Why are Healing Arts practitioners not allowed to heal?
Here is an amazing fact. Massage is part of the healing arts world, but in quite a few countries, including the USA, massage therapists are not allowed to say that they heal anything.
So if massage therapy is a healing art, but it doesn’t heal anything, what exactly does it do?
There are major teaching institutions with ‘healing arts’ included in their name who teach massage therapy.
A good question would be – what do they tell their students? A healing arts institution teaches a healing art which is not allowed to heal anything. Isn’t this a strange contradiction?
What does ‘healing’ really mean?
Part of the problem is the definition of the word “healing.” What actually is healing anyway? Which of the following qualify as healing:
- A surgeon cuts out a cancerous tumor and now the patient is healed
- An agitated businessman whose mind is racing uncontrollably gets a wonderful massage and now feels peaceful and relaxed
- A judgmental person decides to abandon this negative behavior and instead adopts a kind and loving attitude
Can words heal? What if someone reads an inspirational book and as a result changes their life? And how about mantras? Can they heal? Countless people say that they do.
Can love heal? Countless stories and events attest to this.
And what are healing hands anyway in massage therapy or Reiki or similar methods?
What exactly is healing? How is it defined? Can it be ‘owned’ by a particular group or practice or style?
How did ‘healing’ get hijacked by one group of ‘healers’?
Who decides what ‘healing’ means? In the USA, it seems that the AMA (American Medical Association) along with the medical establishment hijacked the meaning of this word.
They certainly succeeded in wrestling the healing out of the healing hands of the massage therapists.
If massage does not or is not allowed to heal anything, then what does it do? Is it relaxing or therapeutic or stimulating or what? Let’s look into that.
How to define ‘love’ or ‘healing’
Is healing better than relaxing? Is a ‘therapeutic massage’ more effective than a ‘relaxing massage’? Again we are confronted with the issue that we are dealing with words which can be interpreted in many ways.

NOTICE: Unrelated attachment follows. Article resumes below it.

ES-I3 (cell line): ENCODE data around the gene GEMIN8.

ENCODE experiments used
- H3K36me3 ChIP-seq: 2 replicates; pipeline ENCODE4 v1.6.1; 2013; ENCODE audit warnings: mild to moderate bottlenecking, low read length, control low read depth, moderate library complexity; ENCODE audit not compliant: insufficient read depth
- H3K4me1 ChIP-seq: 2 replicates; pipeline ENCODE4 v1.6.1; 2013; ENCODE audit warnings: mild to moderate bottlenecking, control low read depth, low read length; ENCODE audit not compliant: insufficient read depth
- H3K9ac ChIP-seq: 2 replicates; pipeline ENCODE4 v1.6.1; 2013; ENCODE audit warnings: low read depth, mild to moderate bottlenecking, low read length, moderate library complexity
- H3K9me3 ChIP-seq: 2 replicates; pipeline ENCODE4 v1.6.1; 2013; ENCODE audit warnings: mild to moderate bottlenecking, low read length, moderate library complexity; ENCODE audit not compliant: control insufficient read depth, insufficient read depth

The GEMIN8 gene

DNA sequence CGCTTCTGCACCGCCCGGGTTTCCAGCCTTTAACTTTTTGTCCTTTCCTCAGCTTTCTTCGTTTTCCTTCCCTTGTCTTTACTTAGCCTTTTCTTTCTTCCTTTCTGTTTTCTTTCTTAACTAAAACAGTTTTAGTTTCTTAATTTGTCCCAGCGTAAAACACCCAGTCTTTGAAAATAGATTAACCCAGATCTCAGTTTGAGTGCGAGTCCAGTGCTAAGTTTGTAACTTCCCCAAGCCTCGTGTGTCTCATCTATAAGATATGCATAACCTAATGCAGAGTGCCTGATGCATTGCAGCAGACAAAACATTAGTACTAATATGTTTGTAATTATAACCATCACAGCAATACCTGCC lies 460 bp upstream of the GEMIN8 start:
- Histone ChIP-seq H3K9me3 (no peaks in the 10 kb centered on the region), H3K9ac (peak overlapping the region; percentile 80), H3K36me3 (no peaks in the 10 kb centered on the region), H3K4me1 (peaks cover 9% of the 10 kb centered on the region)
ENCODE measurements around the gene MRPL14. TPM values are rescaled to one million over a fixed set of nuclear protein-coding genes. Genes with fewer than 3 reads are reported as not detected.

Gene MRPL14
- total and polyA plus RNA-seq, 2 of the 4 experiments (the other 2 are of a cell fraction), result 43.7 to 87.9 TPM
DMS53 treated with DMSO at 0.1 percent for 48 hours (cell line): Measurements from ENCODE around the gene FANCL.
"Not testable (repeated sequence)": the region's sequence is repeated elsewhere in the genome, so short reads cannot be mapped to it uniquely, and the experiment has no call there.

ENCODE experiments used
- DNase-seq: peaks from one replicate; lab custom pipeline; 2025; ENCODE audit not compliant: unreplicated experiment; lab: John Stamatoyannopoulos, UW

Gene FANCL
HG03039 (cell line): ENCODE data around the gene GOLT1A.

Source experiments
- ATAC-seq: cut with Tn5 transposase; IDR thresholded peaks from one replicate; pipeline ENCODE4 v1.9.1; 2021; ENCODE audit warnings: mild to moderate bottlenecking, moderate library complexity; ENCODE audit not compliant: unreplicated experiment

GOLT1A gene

Let’s switch for a moment to another word which we all use a lot and which also doesn’t have only one specific meaning either: ‘Love’.
You can love your spouse, your baby, your job, your country, your cup of coffee in the morning, your new hunting rifle, your car, or God.
Obviously these are all very different sentiments which are all expressed by one very ambiguous word.
When one party’s love can be the other party’s hate
All throughout history people have been fighting wars in the name of their love to their country, their God, or their opinions. For many of us, this does not seem very loving at all.
It is obvious that love in its many shades can be expressed in gentle, sweet ways or in brutal and violent ways.
Some cultures have several words for ‘love’ like the Greeks. They can pinpoint a little better what they are talking about when they use the word ‘love’.
What and how do healing artists heal?
‘Healing’ suffers from the same ambiguity. Healing your drug addiction is not the same as healing your cancer. Healing your propensity to get angry is not the same as healing a broken bone.
We in the healing arts profession of massage therapy are not trying to heal broken bones. We are not qualified to do that and gladly leave that to the medical doctors.
We also do not claim to heal tumors and cancers, or at least not in the conventional medical sense.
However we can do quite a lot of healing. It just depends on how you define the word. That’s the issue. Here is one option how ‘healing’ could be defined in the massage profession.
Possible definitions of ‘healing’
Here is what I have been doing in my massage practice of 20 years.
- I explain to my clients that I move internal energy which is the precursor of all diseases (an Asian concept). Once your internal energy is realigned, your physical body has a better chance to follow suit.